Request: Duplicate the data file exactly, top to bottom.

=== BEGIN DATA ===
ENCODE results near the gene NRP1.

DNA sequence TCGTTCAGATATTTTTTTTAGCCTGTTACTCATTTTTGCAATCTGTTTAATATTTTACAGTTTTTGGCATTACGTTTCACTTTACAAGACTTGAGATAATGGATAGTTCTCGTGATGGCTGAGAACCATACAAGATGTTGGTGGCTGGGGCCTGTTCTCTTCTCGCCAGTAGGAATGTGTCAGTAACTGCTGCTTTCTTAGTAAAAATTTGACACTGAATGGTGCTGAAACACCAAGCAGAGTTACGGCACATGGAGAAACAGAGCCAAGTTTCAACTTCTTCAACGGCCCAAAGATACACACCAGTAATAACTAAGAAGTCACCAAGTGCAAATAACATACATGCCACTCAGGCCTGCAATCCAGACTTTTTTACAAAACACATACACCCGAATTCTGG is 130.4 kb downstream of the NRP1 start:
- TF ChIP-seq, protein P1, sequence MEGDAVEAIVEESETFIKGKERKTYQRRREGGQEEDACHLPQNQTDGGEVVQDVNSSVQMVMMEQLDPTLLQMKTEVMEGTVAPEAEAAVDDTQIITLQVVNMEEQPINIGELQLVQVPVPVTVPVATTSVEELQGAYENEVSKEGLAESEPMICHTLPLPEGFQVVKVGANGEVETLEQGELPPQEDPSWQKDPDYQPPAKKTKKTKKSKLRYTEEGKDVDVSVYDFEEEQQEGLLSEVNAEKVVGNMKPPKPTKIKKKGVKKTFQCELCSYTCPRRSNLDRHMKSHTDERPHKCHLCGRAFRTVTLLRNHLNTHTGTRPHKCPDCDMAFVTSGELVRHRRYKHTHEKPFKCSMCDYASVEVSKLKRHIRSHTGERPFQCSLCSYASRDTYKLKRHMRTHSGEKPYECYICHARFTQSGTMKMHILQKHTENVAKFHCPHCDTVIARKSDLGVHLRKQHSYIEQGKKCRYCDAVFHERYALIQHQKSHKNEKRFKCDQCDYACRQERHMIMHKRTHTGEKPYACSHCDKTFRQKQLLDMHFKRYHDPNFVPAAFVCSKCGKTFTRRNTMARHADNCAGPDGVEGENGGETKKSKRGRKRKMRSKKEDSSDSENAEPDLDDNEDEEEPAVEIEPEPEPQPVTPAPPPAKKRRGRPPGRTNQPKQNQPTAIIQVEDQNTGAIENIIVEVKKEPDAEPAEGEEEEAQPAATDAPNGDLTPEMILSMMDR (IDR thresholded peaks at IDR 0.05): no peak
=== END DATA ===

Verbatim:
ENCODE results near the gene NRP1.

DNA sequence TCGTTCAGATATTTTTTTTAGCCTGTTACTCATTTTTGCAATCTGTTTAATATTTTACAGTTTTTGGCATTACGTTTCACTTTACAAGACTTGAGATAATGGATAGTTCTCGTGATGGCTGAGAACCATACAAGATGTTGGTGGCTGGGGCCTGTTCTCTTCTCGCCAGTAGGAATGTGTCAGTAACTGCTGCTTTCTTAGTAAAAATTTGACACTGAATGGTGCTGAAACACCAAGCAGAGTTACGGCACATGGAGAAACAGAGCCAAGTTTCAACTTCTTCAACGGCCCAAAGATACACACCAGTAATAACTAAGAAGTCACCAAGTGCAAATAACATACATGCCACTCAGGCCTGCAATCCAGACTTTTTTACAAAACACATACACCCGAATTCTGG is 130.4 kb downstream of the NRP1 start:
- TF ChIP-seq, protein P1, sequence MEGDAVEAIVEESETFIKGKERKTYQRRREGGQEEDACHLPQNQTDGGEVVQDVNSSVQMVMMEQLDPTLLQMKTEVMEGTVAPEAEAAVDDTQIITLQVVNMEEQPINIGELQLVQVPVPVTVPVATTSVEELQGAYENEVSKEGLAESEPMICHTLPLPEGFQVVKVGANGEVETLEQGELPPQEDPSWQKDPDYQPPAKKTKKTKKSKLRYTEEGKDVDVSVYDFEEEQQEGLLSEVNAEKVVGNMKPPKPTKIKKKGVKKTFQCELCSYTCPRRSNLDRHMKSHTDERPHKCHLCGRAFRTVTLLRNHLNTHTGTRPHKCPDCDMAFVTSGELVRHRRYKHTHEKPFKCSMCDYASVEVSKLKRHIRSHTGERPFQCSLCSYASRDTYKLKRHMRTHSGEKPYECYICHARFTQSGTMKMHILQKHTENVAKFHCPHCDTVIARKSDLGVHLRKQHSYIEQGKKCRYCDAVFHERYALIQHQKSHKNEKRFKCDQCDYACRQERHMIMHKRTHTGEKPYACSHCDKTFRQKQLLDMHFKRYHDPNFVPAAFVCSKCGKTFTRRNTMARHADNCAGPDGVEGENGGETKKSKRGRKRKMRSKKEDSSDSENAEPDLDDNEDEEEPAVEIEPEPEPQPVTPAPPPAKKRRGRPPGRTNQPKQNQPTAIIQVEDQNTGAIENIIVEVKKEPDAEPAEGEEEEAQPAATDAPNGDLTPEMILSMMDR (IDR thresholded peaks at IDR 0.05): no peak